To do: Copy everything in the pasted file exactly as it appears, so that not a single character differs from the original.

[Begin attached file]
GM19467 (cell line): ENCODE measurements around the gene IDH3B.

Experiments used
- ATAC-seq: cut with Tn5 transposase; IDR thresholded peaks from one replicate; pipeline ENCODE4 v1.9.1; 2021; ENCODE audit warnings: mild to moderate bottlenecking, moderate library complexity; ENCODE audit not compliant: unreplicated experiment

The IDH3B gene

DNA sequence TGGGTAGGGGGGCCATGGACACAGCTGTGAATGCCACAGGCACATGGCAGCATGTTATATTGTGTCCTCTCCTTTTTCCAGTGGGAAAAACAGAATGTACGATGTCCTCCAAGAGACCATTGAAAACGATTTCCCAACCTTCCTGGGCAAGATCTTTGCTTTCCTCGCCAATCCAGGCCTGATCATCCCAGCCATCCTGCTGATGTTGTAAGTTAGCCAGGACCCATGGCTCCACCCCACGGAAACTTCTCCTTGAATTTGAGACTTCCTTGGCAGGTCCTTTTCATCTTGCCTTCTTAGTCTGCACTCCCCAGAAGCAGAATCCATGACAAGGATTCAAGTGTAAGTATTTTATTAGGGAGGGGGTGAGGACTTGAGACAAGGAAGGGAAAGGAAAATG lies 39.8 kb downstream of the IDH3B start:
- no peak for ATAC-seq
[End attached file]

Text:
GM19467 (cell line): ENCODE measurements around the gene IDH3B.

Experiments used
- ATAC-seq: cut with Tn5 transposase; IDR thresholded peaks from one replicate; pipeline ENCODE4 v1.9.1; 2021; ENCODE audit warnings: mild to moderate bottlenecking, moderate library complexity; ENCODE audit not compliant: unreplicated experiment

The IDH3B gene

DNA sequence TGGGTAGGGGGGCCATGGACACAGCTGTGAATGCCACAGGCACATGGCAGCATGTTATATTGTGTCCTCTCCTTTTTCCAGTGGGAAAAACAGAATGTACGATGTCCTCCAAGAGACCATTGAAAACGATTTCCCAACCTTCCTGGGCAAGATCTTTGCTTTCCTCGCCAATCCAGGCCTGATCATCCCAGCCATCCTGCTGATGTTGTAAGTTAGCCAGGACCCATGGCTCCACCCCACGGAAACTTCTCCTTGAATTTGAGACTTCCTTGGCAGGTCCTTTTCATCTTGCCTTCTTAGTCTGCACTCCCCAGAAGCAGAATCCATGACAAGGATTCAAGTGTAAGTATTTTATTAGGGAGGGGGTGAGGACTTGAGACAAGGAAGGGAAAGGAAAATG lies 39.8 kb downstream of the IDH3B start:
- no peak for ATAC-seq